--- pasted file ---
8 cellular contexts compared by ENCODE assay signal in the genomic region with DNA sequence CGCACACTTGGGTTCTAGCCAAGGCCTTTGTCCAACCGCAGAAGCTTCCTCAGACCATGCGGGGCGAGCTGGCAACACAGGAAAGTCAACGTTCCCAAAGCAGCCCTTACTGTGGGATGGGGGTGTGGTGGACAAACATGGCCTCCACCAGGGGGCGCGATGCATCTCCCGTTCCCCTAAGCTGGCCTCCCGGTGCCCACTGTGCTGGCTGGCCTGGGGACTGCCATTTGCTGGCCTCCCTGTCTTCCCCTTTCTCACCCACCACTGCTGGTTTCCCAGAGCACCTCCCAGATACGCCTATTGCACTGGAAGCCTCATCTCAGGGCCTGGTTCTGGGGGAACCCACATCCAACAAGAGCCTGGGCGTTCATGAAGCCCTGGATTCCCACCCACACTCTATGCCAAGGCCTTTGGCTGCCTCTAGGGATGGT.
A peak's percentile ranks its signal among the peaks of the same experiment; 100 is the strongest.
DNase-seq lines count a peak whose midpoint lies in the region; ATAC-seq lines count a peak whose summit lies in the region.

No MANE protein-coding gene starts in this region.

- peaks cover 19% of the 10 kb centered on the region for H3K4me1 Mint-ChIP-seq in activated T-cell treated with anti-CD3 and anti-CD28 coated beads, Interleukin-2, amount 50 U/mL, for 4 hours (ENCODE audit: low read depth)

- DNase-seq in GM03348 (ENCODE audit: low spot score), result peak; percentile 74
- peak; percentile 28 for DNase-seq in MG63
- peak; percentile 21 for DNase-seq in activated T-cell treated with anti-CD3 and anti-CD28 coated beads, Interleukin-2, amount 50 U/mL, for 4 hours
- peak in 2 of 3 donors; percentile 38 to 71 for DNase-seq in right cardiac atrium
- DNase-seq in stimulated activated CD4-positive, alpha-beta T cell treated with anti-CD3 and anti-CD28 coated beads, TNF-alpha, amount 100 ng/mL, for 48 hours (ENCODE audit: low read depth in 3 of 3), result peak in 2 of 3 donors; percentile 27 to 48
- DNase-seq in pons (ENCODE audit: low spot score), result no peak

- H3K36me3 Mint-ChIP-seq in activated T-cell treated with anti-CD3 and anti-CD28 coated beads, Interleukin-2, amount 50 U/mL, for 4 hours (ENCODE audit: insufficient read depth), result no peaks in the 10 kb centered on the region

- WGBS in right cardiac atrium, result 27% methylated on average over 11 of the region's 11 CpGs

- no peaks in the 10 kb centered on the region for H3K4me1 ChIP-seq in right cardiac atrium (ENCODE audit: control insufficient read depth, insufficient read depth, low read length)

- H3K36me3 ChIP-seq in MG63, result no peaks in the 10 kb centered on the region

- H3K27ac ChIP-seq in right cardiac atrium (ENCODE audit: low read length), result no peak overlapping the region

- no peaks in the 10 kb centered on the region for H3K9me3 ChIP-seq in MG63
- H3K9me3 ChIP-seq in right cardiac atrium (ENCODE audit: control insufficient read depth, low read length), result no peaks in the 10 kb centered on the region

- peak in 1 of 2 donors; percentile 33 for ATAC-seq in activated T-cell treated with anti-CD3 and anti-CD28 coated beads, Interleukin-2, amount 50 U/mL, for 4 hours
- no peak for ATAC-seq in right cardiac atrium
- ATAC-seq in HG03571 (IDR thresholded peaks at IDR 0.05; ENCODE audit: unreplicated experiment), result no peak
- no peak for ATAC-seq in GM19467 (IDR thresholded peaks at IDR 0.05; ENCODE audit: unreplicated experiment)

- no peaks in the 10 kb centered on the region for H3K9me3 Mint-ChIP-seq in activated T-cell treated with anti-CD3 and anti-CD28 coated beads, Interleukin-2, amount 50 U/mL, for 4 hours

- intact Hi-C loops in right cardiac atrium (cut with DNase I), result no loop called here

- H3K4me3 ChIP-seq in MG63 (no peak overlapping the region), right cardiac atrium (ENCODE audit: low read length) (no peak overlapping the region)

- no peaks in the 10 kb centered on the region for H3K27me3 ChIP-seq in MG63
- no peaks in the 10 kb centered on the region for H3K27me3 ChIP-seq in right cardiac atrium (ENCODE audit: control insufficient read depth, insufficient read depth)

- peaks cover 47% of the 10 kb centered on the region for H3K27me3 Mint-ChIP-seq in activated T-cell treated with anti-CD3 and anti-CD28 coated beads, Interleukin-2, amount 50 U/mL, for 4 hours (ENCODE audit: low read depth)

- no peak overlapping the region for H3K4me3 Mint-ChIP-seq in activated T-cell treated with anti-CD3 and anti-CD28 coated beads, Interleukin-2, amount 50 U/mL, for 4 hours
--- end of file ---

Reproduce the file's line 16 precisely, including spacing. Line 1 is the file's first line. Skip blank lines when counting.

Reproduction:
- H3K27ac ChIP-seq in right cardiac atrium (ENCODE audit: low read length), result no peak overlapping the region